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Canon Zoemini review: An indulgently average pocket printer

Our Rating :
£129.99 from
Price when reviewed : £90

It’s tiny, fun and slightly better than HP’s Sprocket, but Canon’s Zoemini is still a bit of an indulgence


  • Highly portable
  • A simple way to enjoy instant photos


  • App needs clearer instructions
  • Expensive price per print

The Zoemini photo printer is Canon’s answer to the HP Sprocket. About the size of a thick, small smartphone, it’s highly portable yet contains everything you need to print 2x3in photos, beamed via Bluetooth. We reviewed the standalone printer, but the range includes the Zoemini C and Zoemini S, each of which combines a printer and digital camera in a single device.

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Canon Zoemini review: Features

This printer’s similarity with HP’s first-generation Sprocket is striking, and probably not a coincidence. Like the Sprocket family, the Zoemini uses Zink’s specialised ink-free paper, available in packs of 20 or 50. Slide open the cover, load a bundle of 10 sheets, and the printer spits out the blue information page and is ready to go. You’ll also need Canon’s Mini Print app, available for iOS and Android phones; there are no PC or Mac drivers.

Pairing the phone and printer is painless, but you may then encounter a firmware update; although ours was handled seamlessly, the data took several minutes to transfer. After that you can use the app to browse through the photos on your device, selecting and printing as you would with any other printer.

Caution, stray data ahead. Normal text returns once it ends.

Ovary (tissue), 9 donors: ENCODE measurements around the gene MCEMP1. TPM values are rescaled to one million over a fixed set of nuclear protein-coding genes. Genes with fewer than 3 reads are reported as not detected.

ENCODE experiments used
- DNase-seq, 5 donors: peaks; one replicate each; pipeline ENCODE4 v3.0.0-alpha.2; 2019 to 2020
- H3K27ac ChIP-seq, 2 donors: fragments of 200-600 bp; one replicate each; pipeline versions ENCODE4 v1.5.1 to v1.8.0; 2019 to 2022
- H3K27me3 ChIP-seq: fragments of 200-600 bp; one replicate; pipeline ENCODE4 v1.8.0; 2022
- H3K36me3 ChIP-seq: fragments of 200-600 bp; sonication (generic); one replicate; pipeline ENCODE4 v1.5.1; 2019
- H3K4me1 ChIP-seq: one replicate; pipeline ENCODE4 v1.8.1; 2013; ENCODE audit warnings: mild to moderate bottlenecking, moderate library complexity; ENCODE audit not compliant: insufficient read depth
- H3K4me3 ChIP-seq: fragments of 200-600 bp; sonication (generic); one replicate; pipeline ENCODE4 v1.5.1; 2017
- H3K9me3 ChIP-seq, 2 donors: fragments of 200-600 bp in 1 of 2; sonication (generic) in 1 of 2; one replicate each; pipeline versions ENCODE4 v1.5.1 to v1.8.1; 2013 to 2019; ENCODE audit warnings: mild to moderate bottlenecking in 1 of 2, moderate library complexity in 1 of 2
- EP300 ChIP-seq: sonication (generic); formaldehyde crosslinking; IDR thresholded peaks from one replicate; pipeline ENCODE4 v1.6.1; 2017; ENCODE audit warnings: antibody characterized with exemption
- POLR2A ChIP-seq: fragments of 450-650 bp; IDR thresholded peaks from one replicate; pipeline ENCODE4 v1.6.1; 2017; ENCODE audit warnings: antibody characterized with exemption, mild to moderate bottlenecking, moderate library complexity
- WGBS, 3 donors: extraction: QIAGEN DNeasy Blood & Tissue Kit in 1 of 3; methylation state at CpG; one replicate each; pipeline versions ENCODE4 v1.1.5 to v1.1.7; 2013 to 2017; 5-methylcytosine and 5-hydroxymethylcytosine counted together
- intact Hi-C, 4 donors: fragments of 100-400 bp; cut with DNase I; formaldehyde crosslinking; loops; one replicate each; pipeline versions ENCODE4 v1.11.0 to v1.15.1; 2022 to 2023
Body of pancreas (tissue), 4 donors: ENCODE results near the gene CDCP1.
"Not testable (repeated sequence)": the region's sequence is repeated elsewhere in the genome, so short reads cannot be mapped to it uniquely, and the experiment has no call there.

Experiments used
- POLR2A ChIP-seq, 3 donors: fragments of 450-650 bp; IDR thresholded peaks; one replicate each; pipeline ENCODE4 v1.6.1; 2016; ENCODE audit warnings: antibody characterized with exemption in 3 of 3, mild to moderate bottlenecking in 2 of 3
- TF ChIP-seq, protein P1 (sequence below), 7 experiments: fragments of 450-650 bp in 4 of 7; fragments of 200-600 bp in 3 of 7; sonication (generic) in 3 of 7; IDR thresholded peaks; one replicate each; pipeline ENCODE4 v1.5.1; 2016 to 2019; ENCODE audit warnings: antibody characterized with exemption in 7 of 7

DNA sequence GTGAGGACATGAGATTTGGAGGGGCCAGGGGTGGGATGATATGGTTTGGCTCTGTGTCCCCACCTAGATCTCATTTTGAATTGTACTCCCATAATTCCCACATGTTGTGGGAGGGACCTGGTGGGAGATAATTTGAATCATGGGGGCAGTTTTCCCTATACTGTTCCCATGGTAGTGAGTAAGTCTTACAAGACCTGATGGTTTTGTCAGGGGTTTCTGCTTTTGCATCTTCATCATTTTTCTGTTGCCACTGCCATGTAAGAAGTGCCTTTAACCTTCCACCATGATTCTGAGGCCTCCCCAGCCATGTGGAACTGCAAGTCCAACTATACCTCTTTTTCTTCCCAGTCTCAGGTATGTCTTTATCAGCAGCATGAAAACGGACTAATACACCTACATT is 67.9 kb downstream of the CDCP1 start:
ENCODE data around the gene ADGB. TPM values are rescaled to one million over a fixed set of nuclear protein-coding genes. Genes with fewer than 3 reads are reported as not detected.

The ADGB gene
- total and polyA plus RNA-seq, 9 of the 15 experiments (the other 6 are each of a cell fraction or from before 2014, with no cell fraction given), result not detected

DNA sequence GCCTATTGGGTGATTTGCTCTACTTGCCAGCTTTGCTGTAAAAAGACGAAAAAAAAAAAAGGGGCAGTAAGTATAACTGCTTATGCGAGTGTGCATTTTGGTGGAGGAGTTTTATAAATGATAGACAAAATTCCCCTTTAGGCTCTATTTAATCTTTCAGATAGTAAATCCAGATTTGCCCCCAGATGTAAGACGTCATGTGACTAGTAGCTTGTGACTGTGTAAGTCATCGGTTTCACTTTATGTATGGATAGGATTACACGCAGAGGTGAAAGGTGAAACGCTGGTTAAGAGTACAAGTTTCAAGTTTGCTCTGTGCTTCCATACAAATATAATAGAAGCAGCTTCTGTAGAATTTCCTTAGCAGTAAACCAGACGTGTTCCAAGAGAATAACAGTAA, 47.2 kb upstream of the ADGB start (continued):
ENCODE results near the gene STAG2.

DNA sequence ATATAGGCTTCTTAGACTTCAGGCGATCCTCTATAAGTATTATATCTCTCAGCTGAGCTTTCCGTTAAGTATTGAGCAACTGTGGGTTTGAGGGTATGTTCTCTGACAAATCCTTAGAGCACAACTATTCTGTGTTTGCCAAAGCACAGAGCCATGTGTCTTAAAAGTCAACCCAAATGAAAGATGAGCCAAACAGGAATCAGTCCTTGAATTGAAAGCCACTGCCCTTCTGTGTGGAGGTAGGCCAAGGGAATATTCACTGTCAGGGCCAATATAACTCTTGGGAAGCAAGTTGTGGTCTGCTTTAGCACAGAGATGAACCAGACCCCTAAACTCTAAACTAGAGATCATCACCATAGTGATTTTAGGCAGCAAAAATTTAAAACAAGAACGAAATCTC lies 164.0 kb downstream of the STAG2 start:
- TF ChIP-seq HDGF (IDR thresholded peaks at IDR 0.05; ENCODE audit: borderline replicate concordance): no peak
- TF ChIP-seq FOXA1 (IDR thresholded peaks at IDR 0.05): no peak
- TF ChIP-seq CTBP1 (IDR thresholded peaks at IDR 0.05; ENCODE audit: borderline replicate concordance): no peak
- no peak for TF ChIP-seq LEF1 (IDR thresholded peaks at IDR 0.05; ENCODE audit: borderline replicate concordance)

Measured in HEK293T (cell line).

Links on the app home screen cover the camera and gallery, and connected social platforms including Facebook, Instagram, Google Photos and Dropbox. Elsewhere the app is overrun by icons for its various editing functions, and it takes time to understand what all of them do. You can apply a range of colour, border, sticker and text edits to photos, and experiment with augmented reality ‘enhancements’ in the camera view. These are similar to, but more limited than, Snapchat’s filters: mostly you can just add glasses, or some borderline- unpleasant facial distortions.

Canon Zoemini review: Design and performance

Zink paper combines distinct yellow, cyan and magenta layers. Initially the dyes are in clear crystals, but by applying heat pulses of different length and intensity, the printer can melt them, revealing the dyes to create a full-colour picture. Unlike dye-sublimation printers, it happens in a single pass. With the Zoemini we timed a single print at 48 seconds, slightly faster than the HP Sprocket New Edition. Although it’s quiet, the noise of printing has a harsh edge.

Print quality isn’t a strength of the Zink system – you’d get better results from an inkjet – but photos from the Zoemini were noticeably better than those from the Sprocket. While the latter tended to overexpose prints, bleaching out some lighter areas and adding a reddish tint for good measure, prints from the Zoemini are more neutral, manifested most noticeably in natural-looking skin tones. There’s a slightly darker bias, preserving more information in light skies and lightly exposed faces, but the flipside is a loss of shade detail in some prints.

Canon Zoemini review: Verdict

The Zoemini isn’t designed as a general-purpose printer: it’s aimed at kids, backpackers, students, and anyone else who might want to produce and share instant photos. While we could grumble on about it being an indulgence, and how each print costs 44p, that would be missing the point. The Zoemini is a fun way to remember and share good times, and it’s slightly better at it than HP’s Sprocket.

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